MANILA (2nd UPDATE) — Metro Manila on Monday further eased its coronavirus lockdown, with mask-wearing workers returning to their jobs on board trains that carried only about a tenth of their capacity, long lines for buses, and iconic jeepneys still barred from roads.
Along Commonwealth Avenue in Quezon City, some commuters who left their homes at 4 a.m. were still waiting 2 hours later for buses, only 300 of which were allowed to ply the roads on the first day of the region's general community quarantine or GCQ.
This forced some commuters like security guard Nelson Motos to walk from Commonwealth to JP Rizal Avenue in Makati.
"Takot talaga pero wala magagawa. Kailangan kumayod," he told ABS-CBN News.
(I'm really scared, but there's no choice. I have to earn.)
"Lucy", a janitor who also works in Makati, said she would take a taxi instead of running late for work, the first time she would go to her office since Metro Manila was locked down on March 16.
"Walang magagawa. Tiis na lang kasi kung di lalabas eh gugutumin kami," she said.
(We can't do anything but endure because we'll go hungry if we don't go out.)
President Rodrigo Duterte pushed through with easing one of the world's toughest and longest lockdowns, despite the highest daily spike in coronavirus cases logged on Thursday.
Trains, point-to-point buses, taxis, almost 26,000 ride-hailing cars, shuttle services and bicycles will be allowed to operate on a limited capacity from June 1 to 21, the first phase of public transport resumption, authorities said.
Tricycles will be allowed subject to the approval of local government units while provincial buses are still barred from entering Metro Manila, the Department of Transportation said.
For the second phase that will run from June 22 to June 30, public utility buses, modern jeepneys and UV express vans will be allowed to operate, the agency said.
Public transport could be a weak spot of the relaxed quarantine "because people are in an enclosed space," said Dr. Edsel Salvana, a clinical associate professor at the Philippine General Hospital.
"It is potentially dangerous but it can be mitigated by capacity controls and masks, physical distance, handwashing, disinfection. Also, contactless payment and better ventilation can help," he told ABS-CBN News.
At the MRT-3, the capital's busiest railway, trains that can ferry 1,200 people will only carry 153 passengers or about 13 percent of its capacity, said authorities.
Passengers had their temperatures checked and were told to stay one meter apart as MRT operations resumed at 5:30 a.m. Trains will be regularly disinfected and run faster at 40 kph, from the previous 30 kph, said the transportation department.
A plastic barrier separated passengers from drivers of buses and taxis.
Protocols for public transit also included the mandatory wearing of face masks, use of cashless payments, availability of alcohol and sanitizers in PUVs, disinfection facilities in terminals, and contact tracing, the transportation department earlier said.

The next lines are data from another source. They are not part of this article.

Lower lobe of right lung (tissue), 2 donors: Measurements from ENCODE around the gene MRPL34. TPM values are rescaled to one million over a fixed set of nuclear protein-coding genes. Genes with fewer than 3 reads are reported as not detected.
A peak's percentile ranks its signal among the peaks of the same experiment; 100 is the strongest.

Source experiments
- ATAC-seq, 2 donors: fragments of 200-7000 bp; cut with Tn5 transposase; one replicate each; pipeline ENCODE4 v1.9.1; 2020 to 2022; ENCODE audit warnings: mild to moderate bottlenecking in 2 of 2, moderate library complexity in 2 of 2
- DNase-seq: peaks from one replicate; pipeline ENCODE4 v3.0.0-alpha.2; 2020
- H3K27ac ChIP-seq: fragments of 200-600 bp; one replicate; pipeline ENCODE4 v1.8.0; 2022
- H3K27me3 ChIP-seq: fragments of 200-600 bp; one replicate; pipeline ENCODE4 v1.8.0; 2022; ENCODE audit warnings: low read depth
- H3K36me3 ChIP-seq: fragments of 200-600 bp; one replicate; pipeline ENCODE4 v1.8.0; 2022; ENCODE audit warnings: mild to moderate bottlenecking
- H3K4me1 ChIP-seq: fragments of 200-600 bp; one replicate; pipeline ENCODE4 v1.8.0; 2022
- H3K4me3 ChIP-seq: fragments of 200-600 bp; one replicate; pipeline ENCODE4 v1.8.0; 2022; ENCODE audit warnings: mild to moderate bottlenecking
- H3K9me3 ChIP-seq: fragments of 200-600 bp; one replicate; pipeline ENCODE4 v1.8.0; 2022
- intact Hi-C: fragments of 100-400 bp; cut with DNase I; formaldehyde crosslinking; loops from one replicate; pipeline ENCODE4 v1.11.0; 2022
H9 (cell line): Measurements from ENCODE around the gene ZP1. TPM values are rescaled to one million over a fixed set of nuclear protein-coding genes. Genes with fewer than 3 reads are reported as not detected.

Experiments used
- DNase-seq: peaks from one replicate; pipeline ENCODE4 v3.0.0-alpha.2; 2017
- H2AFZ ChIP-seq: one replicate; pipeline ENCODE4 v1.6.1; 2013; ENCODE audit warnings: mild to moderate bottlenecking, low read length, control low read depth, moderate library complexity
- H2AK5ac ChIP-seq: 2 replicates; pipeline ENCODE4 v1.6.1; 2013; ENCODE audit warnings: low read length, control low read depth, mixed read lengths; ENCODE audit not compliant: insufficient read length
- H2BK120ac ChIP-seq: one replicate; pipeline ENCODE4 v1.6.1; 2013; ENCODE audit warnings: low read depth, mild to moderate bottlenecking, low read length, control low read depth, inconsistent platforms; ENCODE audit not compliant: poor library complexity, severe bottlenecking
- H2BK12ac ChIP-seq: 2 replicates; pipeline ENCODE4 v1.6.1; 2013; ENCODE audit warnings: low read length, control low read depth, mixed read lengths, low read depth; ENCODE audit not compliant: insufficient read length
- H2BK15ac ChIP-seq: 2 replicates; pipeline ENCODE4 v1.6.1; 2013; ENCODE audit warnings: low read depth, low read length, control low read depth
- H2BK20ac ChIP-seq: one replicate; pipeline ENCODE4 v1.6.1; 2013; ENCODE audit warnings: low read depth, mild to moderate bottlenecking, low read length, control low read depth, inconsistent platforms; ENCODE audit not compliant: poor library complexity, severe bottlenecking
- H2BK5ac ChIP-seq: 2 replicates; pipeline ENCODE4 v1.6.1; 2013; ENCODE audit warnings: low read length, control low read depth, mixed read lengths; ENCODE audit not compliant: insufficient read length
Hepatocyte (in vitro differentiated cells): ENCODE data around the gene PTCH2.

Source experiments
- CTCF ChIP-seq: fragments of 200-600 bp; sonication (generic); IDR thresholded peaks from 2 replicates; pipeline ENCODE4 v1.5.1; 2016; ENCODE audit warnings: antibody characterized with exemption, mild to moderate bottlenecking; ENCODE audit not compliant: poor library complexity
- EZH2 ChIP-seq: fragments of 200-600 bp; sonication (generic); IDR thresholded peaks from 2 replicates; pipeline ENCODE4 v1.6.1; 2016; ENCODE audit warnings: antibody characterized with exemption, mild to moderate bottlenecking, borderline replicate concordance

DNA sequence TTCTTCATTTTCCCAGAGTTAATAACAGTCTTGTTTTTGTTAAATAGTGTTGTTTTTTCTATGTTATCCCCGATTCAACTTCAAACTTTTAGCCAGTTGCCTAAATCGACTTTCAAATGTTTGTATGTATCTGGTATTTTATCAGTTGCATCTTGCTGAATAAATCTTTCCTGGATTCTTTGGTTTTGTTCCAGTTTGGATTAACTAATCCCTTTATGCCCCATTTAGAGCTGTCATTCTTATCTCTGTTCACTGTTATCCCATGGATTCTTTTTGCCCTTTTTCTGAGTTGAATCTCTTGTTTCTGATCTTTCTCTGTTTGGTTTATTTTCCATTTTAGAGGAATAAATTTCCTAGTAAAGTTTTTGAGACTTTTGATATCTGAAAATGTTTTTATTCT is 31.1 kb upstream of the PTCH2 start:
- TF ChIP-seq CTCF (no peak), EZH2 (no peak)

Random checkpoints will inspect private cars that should carry a maximum of 4 people, said Joint Task Force COVID Shield Commander police Lt.Gen. Guillermo Eleazar.
Motorcycle backrides are still barred, even for couples and policemen, he told DZMM.
END OF JEEPNEYS?
Authorities are still discussing rules for jeepneys that typically cram in 10 to 16 commuters sitting knee-to-knee on twin benches that make it difficult to enforce social distancing measures, Interior Secretary Eduardo Año said Thursday.
"Baka nga ang mangyayari d'yan, later on iyong mga jeepney natin magiging mga delivery vehicles na lang. Ang iba ay dadalhin sa probinsya," he added.
(Perhaps, later on our jeepneys will just serve as delivery vehicles, some will be brought to the provinces.)
Some drivers are dismayed. "It is difficult and painful not knowing when we can go back to work," said Jude Recio, a Manila jeepney driver.
Jeepney group PISTON's national president emeritus George San Mateo said the government had yet to reply to his inquiry on whether passengers are safe from the virus inside closed, air-conditioned vehicles.
"Kung 'yang mga 'yan pinayagan ng gobyerno na pumasada eh mas dapat lalong payagan magbalik-pasada ang mga orig at traditional jeepneys dahil mas ligtas ang pasahero sa jeepneys dahil ito ay open at malayang nakakadaloy ang hangin," he said in a statement.
(If those vehicles were allowed by the government, it should also allow original and traditional jeepneys that are safer for passengers because these are open and the air can flow freely.)
"Maawa naman at magkaroon sana ng konsensya gobyerno sa daan daang libong jeepney drivers at maliliit na operators na lagpas 2 buwan na walang hanapbuhay at wala din natanggap na social amelioration subsidy mula sa gobyerno," he added.
(I hope the government will pity the hundreds of thousands of jeepney drivers and small-time operators who have not earned in the past 2 months and did not receive social amelioration subsidy from the government.)
Under the GCQ in place for the next 2 weeks, workplaces and shops will reopen and movement in and out of Manila will be permitted, provided that people wear masks and observe social distancing.
"Tayo po ay nasa sitwasyon na nasa abnormal times pa rin... Let us all work together para maiwasan natin ang next wave [ng infection] so we can now transition to the new normal," said the national police's Eleazar.
(We are still under abnormal times. Let us all work together to prevent the next wave of infection so we can now transition to the new normal.)
With reports from Adrian Portugal, Reuters; Anjo Bagaoisan, Jervis Manahan, Lyza Aquino and Jekki Pascual, ABS-CBN News